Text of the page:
From Jackson to Broadway


Kit Williamson, is a young Jackson native pursuing acting in New York City. Williamson attended St. Andrews before leaving for Interlochen Arts Academy, a boarding school in Michigan. Williamson is now a sophomore at Fordham University, majoring in acting and playwriting and interned for the JFP for two summers. This interview came on the eve of his first Broadway role as an understudy in "Talk Radio," a Pulitzer Prize-nominated play by Eric Bogosian, based on the life of a radio shock-jock. Since then, however, Williamson is now co-starring as Spike, the protagonist's sound engineer.

How does your family feel about your chosen career in acting?
My parents were totally supportive then, and they still are now. They always said, "If you want it, go get it and be serious about it." Basically, they would have supported me in anything as long as I was dedicated to it. And I had always known that I wanted to be an actor.

What was it like to go to an arts boarding school?
It was less like a school and more like a bizarre artists' commune in the frozen woods of Michigan. There was no sunlight, and it was very cold, but it was so amazing to be surrounded by passion—especially in high school. You got very close to other people especially since we lived in cramped quarters.

Do you have any particularly special or weird memories from high school?
You know, my fondest memories are my most pretentious memories. Because everything back then was defined by how you felt about art. And there's something inherently pretentious about wanting to be an artist (laughs).

Wait a minute, could you explain that?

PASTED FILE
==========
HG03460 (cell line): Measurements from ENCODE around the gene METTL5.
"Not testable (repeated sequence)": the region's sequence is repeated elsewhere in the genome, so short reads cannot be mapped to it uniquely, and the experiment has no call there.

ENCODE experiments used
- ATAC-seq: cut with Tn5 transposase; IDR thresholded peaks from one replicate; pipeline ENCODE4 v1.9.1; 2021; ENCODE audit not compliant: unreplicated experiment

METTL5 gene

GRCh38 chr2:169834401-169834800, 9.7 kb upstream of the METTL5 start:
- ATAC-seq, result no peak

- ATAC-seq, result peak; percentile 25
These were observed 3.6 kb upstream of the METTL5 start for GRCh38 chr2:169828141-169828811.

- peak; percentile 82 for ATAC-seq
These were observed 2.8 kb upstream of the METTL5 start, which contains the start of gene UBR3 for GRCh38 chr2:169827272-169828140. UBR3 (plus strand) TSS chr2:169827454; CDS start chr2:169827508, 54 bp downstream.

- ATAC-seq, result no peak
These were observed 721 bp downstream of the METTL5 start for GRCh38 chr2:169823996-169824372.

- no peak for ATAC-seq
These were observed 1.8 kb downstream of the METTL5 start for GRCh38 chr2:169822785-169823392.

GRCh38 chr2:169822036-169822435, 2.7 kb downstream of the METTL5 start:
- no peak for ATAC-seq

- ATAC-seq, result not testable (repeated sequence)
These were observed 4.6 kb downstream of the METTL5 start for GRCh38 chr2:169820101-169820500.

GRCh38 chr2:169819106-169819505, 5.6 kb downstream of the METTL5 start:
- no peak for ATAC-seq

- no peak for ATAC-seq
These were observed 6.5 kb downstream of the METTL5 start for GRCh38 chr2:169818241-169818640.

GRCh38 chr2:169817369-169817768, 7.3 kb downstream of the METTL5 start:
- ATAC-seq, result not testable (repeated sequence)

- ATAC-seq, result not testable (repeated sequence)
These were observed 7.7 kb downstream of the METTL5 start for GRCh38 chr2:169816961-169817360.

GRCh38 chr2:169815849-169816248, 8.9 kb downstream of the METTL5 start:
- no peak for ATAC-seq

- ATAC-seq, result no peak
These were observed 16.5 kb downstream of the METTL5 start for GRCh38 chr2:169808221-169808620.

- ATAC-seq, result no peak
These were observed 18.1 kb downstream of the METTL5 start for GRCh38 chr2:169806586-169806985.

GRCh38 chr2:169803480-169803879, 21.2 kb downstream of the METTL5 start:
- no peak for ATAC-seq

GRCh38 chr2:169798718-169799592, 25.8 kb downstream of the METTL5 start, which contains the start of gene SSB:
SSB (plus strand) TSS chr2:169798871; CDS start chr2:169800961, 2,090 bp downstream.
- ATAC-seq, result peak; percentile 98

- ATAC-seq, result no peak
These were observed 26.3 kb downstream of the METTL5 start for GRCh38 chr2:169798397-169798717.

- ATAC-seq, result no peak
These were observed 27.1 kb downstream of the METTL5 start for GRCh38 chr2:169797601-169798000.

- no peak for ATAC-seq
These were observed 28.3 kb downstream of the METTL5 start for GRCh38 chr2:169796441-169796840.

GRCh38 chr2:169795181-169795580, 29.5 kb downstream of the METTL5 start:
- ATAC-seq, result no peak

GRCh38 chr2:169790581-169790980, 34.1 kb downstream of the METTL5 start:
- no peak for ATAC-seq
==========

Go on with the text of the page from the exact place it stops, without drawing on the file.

Yeah, I mean, to claim that you are contributing enough to society as an artist to deserve getting paid ... that's a bit pretentious! (laughs) I always feel incredulous that I can get paid to do this.

You're just a sophomore in college, yet you're in a Broadway play. Is it common for college students to work so early?
No, it's not really that common, especially at a regular liberal arts college. But I saw lots of seniors go through the craziness of trying to complete their senior year and try to get their careers started at the same time. That situation is just awful because you have lots of schoolwork piled up that you need to do before graduating, and you have to run around trying to get work. I just decided that I didn't want to go through that.

How did you catch a break like this? What were the steps leading up to this role?
Well, I did a lot of shows at Fordham. I did about nine shows including "Slavs" by Tony Kushner, which was really cool because (Kushner) was really involved with the production. Mike Kimmel, the assistant director to "Slavs," also directs for Push Productions off-Broadway, and he asked me to audition for "Marat/Sade." That play also happens to be my favorite play of all time. I auditioned, I got the part, and the play ran for a month at Access Theater in Tribeca. I sent out a mailing with my headshots to 45 agents, and an agent's assistant, who had come to see someone else, called me in.

What happened from there?
The agent was Barbara Andreadis, and she's now my agent. When I went to see him, I did a monologue from "The Goat" by Albee. So my first audition with them was for "Talk Radio."

You obviously did well, but were you nervous for your first professional audition?
No. (laughs) No, I wasn't nervous because I was really prepared. I worked with a teacher and a coach to prepare for the audition.

Was there any particular person in Jackson who inspired you?
Yes! John Maxwell. He is amazing. He does one-man shows, and he coached me in high school and helped with my college monologues. He's had a profound influence on me.

Since this interview, Williamson has joined the cast of "Talk Radio" in the role of Spike. He is still an understudy for Kent, but now has his first Broadway role under his belt. Congratulations, Kit!

Correction added above: The name of Williamson's agent was written incorrectly in the original story.


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